Emerging titan

Bautista discovered his gift for the written word during his high school days. “I never really thought about it. It was just that writing was one of those activities in school. And in high school we already had a brush with journalism,” he said.

But Bautista’s first steps on paper were not entirely work-related.

“Of course there were those that I called ‘juvenile verses.’ And in a way they affected me because I also wrote about love and awakening, that sort of stuff,” he said.

Soon enough, Bautista was able to spend his junior and senior years writing for the Victorino Mapa High School campus paper, the Mapazette.

“I was the literary editor of our paper, so I was really able to train myself,” he said.

As with any great endeavor, there also happened to be bumps along Bautista’s road to success.

“You do not really have enemies in writing save for yourself,” he said. “But back then, I think the only impediment was time, because you had to juggle writing and your studies. So when I was at home, cleaning or carrying water, I was also hard at work finding the time for writing,” Bautista added.

Aside from graduating from high school as valedictorian, Bautista also won his first writing contest. According to him, “There weren’t many literary contests in high school, but in my fourth year I was made to join an essay writing contest sponsored by the Philippine Animal Welfare Society, where I won the grand prize. I was so elated because the prize was a book by an American writer titled American Boats. The book was about war and it had a dedication from the author. Until now I still have that book.”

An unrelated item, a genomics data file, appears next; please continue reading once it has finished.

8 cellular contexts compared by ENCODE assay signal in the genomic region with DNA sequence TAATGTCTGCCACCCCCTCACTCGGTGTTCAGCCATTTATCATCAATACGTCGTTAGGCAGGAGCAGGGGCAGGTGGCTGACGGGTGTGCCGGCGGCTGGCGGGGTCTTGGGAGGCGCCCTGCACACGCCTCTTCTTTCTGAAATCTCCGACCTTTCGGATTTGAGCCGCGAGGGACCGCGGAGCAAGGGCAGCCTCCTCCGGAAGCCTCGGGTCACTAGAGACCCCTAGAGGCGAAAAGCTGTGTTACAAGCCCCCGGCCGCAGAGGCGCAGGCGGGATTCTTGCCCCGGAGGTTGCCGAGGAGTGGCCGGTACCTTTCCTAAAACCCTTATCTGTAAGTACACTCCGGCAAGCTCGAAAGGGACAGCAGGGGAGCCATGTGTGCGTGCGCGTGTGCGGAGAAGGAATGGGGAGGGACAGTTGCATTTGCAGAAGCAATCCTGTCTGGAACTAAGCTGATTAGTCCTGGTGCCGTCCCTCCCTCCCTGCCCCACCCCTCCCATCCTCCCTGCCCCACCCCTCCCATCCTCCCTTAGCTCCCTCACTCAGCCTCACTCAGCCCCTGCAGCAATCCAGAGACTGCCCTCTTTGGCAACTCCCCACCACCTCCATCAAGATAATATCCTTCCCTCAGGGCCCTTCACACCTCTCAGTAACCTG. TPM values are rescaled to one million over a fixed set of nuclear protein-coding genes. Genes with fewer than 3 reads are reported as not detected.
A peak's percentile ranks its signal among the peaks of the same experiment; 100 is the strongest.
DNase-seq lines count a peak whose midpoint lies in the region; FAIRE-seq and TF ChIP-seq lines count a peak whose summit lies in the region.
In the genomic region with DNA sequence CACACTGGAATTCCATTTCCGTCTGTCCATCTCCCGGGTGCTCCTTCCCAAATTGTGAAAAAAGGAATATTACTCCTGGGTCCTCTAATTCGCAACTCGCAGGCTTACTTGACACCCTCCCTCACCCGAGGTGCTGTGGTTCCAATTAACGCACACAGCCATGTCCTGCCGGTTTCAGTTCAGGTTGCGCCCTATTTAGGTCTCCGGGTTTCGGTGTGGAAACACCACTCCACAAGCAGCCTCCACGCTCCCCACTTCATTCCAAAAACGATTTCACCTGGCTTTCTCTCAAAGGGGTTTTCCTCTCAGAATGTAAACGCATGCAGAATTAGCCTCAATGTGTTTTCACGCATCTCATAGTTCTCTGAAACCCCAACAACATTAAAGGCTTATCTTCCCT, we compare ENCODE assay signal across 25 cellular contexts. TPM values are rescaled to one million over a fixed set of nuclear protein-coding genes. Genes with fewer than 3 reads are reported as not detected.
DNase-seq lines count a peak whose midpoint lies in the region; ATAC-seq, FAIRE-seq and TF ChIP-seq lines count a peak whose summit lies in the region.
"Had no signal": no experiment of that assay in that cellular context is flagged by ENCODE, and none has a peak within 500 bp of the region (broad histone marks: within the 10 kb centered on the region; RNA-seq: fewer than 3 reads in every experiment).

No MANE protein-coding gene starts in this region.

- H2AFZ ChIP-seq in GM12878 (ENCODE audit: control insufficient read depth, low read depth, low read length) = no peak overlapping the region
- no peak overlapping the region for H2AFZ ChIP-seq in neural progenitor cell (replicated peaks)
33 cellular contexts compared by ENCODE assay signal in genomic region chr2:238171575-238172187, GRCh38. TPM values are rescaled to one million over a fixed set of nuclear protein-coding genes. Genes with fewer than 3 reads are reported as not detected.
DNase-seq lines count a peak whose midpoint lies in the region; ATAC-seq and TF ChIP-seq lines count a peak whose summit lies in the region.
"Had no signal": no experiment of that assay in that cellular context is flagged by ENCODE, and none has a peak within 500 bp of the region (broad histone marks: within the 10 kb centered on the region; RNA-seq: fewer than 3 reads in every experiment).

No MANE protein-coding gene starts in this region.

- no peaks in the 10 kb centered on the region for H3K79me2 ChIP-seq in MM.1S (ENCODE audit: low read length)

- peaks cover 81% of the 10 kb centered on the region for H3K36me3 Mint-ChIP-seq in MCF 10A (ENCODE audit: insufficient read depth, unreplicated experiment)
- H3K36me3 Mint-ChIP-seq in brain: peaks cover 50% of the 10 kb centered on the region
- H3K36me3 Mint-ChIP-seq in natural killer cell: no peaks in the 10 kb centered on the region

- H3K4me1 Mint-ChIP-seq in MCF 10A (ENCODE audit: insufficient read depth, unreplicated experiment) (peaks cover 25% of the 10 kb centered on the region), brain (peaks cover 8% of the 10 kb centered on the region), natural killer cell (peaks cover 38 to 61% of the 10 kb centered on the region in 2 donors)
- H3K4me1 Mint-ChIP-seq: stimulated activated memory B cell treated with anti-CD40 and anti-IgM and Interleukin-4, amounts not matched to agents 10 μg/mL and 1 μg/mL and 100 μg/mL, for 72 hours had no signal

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On higher ground

When college came, Bautista came to the University of Santo Tomas’ College of Liberal Arts (now the Faculty of Arts and Letters) in 1957 where he took up a Bachelor’s Degree in Arts. And it was in 1959 when he joined the Varsitarian’s News section. Coming from the ranks, Bautista also got to taste being news editor, literary editor, and proofreader during his stint with the campus paper.

Asked what important lesson the Varsitarian imbued him with, Bautista had this to say: “I learned to change how I look at things, because in the paper, your audience is not just yourself but everyone inside and outside UST. I learned to look with a wider perspective or what you call ‘getting out of the box,’ because in the Varsitarian, you need to be able to think independently. Not everything can be spoon-fed, and so you have to trust your own writing abilities.”

Besides his first published poem in the Varsitarian titled, “Ballad of Bleeding Hearts,” Bautista also recalled the collegiate literary awards he received from UST.